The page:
Assessing the Economic Impact of the Deepwater Horizon Oil Spill on Selected Industries

Fishing boat off Grand Isle, Louisiana, photo by thepipe26/Flickr

Photo by thepipe26/Flickr Fishing boat off Grand Isle, Louisiana

The Economics subteam is assessing the economic impacts of the Deepwater Horizon oil spill on Gulf Coastal communities, particularly effects on fishing, seafood processing, and tourism industries. Using publicly available, routinely collected data on landings, revenues, and fishing effort for select fish species, researchers are examining overall impact of the DWH oil spill as well as changes that occurred over time.

Preliminary Findings: What Were the Direct Impacts of the 2010 Deepwater Horizon (DWH) Oil Spill on the Gulf Fisheries Industry?

Econometric analyses suggest that:

  • Short-run negative impacts of the oil spill are primarily due to changes in behavior (effort).
  • Spatial substitution and recovery trends appear to be species-specific, suggesting varying levels of resilience within each fishery. View Summary of Findings » View Full Report »

Monthly Landings, in Pounds by Species (Gulf Data From NOAA)

 

Conclusions and Next Steps

  • The dynamic path of certain indicators, such as fisheries landings and revenues, can provide information about the resilience of fisheries to oil spill events at the sectoral level, aggregating the various physical, policy, and behavioral responses that combine to form the latent resilience construct.
  • These interim findings can help stakeholders, policy-makers, and researchers define the impacts of environmental disasters over time, understand the dynamics of response, and plan for future uncertain events.
  • CRGC will incorporate information on federal and state water closures, as well as on spill extent and intensity in order to examine variation in effort as well as catch across locations.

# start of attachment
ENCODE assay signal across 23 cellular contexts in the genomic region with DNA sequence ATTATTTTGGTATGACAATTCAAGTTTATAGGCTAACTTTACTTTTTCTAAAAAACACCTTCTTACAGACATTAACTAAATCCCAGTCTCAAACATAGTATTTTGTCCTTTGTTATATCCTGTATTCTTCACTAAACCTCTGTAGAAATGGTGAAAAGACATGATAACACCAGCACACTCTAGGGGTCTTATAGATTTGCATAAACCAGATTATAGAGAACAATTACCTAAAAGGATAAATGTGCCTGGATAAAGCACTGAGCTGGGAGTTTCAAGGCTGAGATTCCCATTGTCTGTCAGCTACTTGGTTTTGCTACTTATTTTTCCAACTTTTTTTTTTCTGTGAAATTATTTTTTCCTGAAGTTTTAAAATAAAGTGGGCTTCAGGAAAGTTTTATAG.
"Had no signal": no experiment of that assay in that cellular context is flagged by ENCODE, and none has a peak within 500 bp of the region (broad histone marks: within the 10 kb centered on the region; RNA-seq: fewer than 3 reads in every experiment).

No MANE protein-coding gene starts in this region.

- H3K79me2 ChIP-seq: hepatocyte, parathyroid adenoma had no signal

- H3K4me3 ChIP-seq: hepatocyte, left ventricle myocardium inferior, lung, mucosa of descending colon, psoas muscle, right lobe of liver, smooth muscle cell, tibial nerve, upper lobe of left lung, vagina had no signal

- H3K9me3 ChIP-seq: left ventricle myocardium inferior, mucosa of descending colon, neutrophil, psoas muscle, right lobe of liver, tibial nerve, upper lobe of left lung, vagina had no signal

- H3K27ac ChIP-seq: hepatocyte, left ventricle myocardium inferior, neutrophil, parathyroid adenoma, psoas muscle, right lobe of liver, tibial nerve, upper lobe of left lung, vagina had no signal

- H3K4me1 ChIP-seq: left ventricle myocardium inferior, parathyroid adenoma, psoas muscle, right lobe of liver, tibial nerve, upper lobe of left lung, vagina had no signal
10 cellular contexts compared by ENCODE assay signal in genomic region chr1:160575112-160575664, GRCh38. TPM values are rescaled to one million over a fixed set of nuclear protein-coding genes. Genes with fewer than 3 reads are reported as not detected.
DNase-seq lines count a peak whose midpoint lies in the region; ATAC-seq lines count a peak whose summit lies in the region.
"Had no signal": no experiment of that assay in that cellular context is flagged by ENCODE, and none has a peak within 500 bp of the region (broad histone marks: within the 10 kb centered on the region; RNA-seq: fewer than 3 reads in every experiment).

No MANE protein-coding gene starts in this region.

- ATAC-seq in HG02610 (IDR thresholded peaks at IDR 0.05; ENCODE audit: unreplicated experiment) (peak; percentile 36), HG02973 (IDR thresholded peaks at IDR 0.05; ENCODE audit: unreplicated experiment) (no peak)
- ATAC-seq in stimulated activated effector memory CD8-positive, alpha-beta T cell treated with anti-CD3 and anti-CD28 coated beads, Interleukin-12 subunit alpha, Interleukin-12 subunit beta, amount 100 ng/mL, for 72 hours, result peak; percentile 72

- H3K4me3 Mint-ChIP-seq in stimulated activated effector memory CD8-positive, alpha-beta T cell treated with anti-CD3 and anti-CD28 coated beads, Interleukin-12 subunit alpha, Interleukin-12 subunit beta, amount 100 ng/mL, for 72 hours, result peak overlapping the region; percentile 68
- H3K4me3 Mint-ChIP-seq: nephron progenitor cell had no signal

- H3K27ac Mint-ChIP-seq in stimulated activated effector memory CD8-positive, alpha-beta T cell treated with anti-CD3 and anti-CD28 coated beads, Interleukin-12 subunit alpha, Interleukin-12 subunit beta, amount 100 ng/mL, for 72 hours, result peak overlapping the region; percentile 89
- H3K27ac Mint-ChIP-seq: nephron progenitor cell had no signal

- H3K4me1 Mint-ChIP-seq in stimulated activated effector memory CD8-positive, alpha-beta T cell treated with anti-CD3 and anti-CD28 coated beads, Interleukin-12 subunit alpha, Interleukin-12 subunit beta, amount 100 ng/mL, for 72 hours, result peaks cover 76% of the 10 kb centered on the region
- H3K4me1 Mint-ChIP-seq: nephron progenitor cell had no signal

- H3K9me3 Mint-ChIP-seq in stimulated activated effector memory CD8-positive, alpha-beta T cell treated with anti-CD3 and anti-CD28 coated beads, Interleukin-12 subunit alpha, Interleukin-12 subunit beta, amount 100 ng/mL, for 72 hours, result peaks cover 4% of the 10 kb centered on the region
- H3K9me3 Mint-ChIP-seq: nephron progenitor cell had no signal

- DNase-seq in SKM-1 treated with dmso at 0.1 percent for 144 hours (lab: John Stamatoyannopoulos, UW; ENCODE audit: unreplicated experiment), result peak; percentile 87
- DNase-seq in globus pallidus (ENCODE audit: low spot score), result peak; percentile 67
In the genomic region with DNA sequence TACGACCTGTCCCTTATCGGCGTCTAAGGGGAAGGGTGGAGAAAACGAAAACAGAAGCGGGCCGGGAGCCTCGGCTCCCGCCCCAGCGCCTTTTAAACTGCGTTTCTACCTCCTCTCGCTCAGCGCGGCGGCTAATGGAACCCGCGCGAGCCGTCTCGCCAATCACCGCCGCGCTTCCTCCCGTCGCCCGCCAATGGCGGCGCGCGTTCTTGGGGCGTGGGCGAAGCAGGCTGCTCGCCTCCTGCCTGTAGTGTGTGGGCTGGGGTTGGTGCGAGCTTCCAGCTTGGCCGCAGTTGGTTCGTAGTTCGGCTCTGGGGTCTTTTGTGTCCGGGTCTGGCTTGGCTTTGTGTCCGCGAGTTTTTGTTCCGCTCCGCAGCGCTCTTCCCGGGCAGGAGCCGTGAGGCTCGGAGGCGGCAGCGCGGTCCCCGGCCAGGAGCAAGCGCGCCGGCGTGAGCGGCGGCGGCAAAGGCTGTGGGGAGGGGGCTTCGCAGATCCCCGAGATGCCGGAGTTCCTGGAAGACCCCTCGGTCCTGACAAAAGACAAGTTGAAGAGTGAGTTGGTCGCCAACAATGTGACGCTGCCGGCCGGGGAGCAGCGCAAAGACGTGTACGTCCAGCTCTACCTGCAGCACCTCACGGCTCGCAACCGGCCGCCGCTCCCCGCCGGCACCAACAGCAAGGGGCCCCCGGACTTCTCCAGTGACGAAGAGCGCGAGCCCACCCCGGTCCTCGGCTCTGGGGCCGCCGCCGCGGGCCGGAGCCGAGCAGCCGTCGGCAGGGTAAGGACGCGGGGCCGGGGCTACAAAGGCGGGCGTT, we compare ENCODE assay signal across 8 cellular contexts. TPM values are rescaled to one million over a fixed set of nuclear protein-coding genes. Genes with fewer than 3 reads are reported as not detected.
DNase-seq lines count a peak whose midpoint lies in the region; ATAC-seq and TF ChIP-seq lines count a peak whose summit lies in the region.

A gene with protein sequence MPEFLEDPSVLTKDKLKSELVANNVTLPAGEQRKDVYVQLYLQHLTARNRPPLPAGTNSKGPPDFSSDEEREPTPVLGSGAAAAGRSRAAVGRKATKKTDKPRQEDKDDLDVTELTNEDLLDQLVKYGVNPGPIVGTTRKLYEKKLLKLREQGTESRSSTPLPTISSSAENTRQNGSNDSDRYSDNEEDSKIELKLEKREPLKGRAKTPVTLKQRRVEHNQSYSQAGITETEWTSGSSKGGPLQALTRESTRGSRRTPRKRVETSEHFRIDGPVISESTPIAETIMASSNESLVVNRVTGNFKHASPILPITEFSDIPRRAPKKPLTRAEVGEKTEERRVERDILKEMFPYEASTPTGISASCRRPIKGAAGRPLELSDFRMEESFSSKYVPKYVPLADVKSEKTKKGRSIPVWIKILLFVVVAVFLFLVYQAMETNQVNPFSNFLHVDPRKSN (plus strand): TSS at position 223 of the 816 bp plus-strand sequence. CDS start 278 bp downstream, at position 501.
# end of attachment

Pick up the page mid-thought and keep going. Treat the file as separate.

• Researchers will also analyze impacts of the DWH on seafood processing and tourism industries using county-level data.

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Lead

Craig Bond, Ph.D.

Economist

RAND Corporation

Craig Bond

Craig Bond is an applied economist who specializes in natural resource and environmental economics, including stochastic dynamic modeling, resource valuation, consumer choice, and applied welfare economics. His research interests span the environmental, natural resource, and agricultural economics fields. Bond is also a professor at the Pardee RAND Graduate School.

Co-Lead

Shanthi Nataraj, Ph.D.

Economist

RAND Corporation

Shanthi Nataraj

Shanthi Nataraj is an economist at the RAND Corporation and a professor at the Pardee RAND Graduate School. Her research interests include economic development, labor markets, and environmental and resource economics.

Graduate Student

Jacqueline Fiore

Graduate Student and Research Assistant

Tulane University

Jacqueline_Fiore_photo[1]

Jacqueline Fiore is a Ph.D. student in the in Economic Analysis and Policy program with the Department of Economics at Tulane University. She specializes in applied microeconomics and her research interests include health economics, economics of disaster, development economics, and public policy. Recently, she has been working on the economic and health impact of the 2010 Deepwater Horizon oil spill. Specifically, she is interested in the impact the oil spill had on firms and human mental health outcomes in Gulf Coast communities.